Ask Not For Whom The Audit Tolls...

... it tolls for thee.

By now, everyone knows that the IRS has admitted to targeting Tea Party 501c applications for special scrutiny.  Slightly less well known is that they are also being accused of improperly seizing 60 million personal medical records as well.

Yeah.  It's not been a happy week for the IRS. [1] For the first time in ages, their public opinion numbers have dipped from "slightly more pleasant than a rabid rat gnawing on my face" levels to... well, I'm not quite sure what comes under the whole face-gnawing-rat level.  I suspect pollsters going to have to dust off some imaginary numbers to accurately reflect just how your average American feels about the IRS is at this point.

Particularly since after the initial announcement, details about the IRS audits have been coming fast and furious.  Oh, no, wait - that's another scandal entirely.  Let's just say there's quite a lot of details, then...

Defenders of the IRS initially claimed that a spike in conservative non-profit applications raised red flags in the IRS, and that what followed was nothing more than professional scrutiny.  Really.  Of course, the policies were put in place in 2010, and the "spike" the IRS claims resulted in the policy came in 2011.  I had no idea that Miss Cleo was working for the IRS.

Fortunately, at least the number of cases where the IRS abused their power was limited, right?  Yeah, it would be nice if that were true.

At least the abuses were limited to one particular group of bad apples in the Cincinnati office.  Except that DC and California offices were involved, too.

Geeze.  At least the individuals involved were just a bunch of low-level IRS employees.  Of course, that's only true if in your dictionary, "low-level" means "senior".

Besides, it's not like they did anything egregiously wrong, like fast-tracking progressive applications while delaying conservatives, or turning over private data included in conservative non-profit application to political opponents.  Well, no more than one political opponent, at least.  I mean, that we know of.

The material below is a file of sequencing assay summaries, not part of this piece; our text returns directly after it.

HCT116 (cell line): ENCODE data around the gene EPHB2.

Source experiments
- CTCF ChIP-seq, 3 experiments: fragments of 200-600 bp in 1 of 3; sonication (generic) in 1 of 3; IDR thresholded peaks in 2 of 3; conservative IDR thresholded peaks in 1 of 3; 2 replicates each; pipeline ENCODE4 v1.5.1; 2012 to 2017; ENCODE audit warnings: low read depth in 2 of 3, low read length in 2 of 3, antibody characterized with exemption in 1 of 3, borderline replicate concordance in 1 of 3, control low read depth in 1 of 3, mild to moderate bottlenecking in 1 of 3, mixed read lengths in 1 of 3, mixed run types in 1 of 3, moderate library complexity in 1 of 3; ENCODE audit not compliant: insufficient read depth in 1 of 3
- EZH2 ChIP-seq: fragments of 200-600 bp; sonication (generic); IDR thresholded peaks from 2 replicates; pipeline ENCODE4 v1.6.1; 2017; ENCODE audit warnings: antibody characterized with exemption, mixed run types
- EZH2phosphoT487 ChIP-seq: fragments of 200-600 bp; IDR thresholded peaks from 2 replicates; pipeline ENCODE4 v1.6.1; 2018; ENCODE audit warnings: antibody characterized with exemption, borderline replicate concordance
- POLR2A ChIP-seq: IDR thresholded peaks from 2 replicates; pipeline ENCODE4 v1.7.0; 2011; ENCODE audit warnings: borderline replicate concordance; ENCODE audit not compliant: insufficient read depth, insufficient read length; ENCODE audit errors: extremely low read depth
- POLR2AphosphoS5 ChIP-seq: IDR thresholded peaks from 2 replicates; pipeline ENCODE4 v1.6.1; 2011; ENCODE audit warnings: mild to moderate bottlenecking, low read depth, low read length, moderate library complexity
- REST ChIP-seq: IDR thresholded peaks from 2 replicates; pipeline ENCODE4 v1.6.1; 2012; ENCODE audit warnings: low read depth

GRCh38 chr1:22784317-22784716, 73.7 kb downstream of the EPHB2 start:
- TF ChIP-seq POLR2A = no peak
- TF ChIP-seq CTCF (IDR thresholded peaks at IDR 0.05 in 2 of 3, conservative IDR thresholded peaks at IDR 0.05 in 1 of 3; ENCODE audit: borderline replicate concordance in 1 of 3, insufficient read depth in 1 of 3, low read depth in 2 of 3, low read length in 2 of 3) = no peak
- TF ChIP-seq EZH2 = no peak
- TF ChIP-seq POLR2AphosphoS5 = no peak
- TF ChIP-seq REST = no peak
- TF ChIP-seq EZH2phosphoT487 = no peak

Take heart, though.  As soon as those low-level yet senior officials discovered the problem, they immediately 'fessed up.  And by "immediately", of course, we mean "waited until after the presidential election".  Because that's what immediately means, right?

Ah, well.  Even if it their policies violate causality; even if there was a large number of cases where they abused their power; even if it spread across several different offices; even if senior officials knew about the situation; even if they did share information illegally; and even though they supressed information about their abuses for political reasons... well, you know that the White House was completely in the dark, because otherwise the Most Transparent Administration In History (TM) would have been all over the problem.

I’ve been told today by several reporters that President Obama’s White House counsel, Kathryn Ruemmler, knew for several days — perhaps weeks —that some Internal Revenue Service officials were engaging in political targeting of conservative groups, and that she did not tell the president as soon as she knew even partial reports about the story.

Hey, now - don't let all this get you down.  How about some good IRS news for a change?
Even as the politicized tax enforcement scandal expands, the Internal Revenue Service continues to expand its political powers thanks to the Affordable Care Act. A larger government always creates more openings for abuse, as Americans will learn when the IRS starts auditing their health care in addition to their 1040 next year... 
To monitor compliance with these rules, the IRS and HHS are now building the largest personal information database the government has ever attempted. Known as the Federal Data Services Hub, the project is taking the IRS's own records (for income and employment status) and centralizing them with information from Social Security (identity), Homeland Security (citizenship), Justice (criminal history), HHS (enrollment in entitlement programs and certain medical claims data) and state governments (residency).
Well, yeah, I lied.  At this point, really, you should have seen it coming.

So the IRS is building a single database of all the personal information it has about every person in the country.  On top of that, it's not only their information.  They're going to include data from a whole bunch of other government agencies, including the DHS, the DoJ, and even your state government.  I'm sure they're going to turn up quite a lot of interesting correlations once they get all those data sets together in the same room.

All told, this is going to give those consummate professionals at the IRS - you know, the ones who have been systematically abusing the power they already have - the ability to audit anyone, anywhere, for any reason that might catch their fancy.

I'm sure that's going to be just peachy keen.

Well, yeah.  That's sarcasm.  At this point, really, you should have seen it coming.

[1] Still better than Jay Carney's, though, so they've got that going for them.

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